Land Farming in the TMS
Land Farming, as it relates to the Tuscaloosa Marine Shale, would be the act of taking otherwise hazardous wastes and spreading them out on the ground as a type of fertilizer.
It is kind of like taking chicken litter and spreading it out on land. It helps the land, but left in a pile it would be considered a type of hazardous waste.
At any rate, I am here to learn today rather than to report.
I was contacted about the possibility of a company setting up a tank battery for the purpose of receiving these oil field items for the purpose of creating a "land farm" opportunity.
Here was my response, in part,
"Land Farming" hasn't been done, yet, with TMS wastes, so far as I know... Land farming is where they take the mud from the pits when the drilling is completed and spread it out on farm land. Despite our cringing at the idea, we need to understand that this mud (unless it has gone through a salt dome type situation), normally consists of biodegradable material.
By spreading it out on the ground, I'm told, the degradation process from sunlight and microbes can actually take place much more quickly than otherwise.
Land farming has been done many times over the years, even in our part of the world.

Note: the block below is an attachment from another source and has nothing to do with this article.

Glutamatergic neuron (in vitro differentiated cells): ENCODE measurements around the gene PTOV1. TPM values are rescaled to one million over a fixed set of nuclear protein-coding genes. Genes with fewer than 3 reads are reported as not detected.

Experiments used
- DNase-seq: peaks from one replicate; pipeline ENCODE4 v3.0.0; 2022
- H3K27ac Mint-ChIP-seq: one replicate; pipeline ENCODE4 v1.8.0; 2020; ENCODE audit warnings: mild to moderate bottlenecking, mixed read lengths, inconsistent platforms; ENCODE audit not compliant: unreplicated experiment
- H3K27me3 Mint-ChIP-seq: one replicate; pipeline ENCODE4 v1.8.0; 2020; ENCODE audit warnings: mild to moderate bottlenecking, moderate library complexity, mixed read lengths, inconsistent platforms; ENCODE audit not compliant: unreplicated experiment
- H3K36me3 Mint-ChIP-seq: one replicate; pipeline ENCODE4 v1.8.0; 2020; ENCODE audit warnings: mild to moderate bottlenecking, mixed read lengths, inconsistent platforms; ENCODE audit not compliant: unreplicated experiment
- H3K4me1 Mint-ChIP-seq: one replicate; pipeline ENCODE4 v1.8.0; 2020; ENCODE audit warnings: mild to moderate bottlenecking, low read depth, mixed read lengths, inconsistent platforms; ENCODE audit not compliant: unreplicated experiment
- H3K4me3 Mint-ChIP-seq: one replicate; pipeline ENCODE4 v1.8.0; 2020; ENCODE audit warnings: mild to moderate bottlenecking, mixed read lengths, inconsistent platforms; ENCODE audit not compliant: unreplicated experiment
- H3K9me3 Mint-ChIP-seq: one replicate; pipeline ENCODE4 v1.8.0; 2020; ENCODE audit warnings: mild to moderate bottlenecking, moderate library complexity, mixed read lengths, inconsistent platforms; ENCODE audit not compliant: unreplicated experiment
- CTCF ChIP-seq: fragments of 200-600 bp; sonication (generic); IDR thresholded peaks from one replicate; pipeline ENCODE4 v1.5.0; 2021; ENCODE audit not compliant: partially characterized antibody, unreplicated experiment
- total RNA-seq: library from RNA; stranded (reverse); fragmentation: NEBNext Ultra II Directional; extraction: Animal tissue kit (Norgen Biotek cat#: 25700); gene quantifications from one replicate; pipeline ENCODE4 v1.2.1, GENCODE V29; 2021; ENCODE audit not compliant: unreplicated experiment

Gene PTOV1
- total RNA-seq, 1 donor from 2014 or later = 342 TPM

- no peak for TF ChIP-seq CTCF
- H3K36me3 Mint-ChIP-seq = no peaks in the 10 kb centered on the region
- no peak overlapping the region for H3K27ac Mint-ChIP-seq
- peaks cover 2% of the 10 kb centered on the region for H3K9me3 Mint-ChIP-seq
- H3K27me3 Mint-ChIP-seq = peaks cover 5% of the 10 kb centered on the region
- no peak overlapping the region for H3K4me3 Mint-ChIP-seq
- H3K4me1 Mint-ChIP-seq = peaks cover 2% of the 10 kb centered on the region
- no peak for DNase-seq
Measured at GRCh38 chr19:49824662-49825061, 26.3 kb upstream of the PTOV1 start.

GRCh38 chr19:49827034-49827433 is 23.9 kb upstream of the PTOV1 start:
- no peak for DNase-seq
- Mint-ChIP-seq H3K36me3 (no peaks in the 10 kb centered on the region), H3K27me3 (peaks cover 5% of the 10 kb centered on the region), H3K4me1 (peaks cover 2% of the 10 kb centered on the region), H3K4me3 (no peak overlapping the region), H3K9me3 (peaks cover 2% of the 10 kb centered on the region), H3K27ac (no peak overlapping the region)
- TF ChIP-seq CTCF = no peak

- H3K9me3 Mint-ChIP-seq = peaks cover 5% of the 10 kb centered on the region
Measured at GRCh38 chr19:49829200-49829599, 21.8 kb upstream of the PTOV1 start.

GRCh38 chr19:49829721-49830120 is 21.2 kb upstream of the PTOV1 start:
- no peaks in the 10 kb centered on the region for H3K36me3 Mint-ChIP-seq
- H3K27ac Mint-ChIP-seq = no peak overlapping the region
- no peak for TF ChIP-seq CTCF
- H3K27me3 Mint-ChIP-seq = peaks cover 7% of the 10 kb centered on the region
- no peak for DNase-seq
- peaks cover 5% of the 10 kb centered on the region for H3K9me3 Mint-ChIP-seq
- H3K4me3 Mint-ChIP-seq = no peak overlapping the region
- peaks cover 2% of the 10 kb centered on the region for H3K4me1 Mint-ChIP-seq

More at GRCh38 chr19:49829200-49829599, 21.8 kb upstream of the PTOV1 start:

If fact, I'm only aware of it because a land owner asked about it at a public forum with Encana about 2 years ago now. It seems the mud has some positive benefit to the soil. I don't recall if it is like putting lime on the ground to improve the PH of the soil or if it is like putting low grade fertilizers on the ground in order to improve the acidity.
Either way, this farmer had used some in the past and wanted more.
However, though spreading this on the ground may have some positive impacts, it isn't necessarily a cheaper form of disposal for the oil companies. The fact that trucks have to dispense of it, spreading relatively small quantities of it on an acre of ground (perhaps 2-3 tons per acre), hurts the cost savings from just hauling it to some regulated disposal location...
Here is a link to more info on the subject: http://www.cpeo.org/techtree/ttdescript/lanfarm.htm "
What do you know about this potential "land farm" business setting up in our area?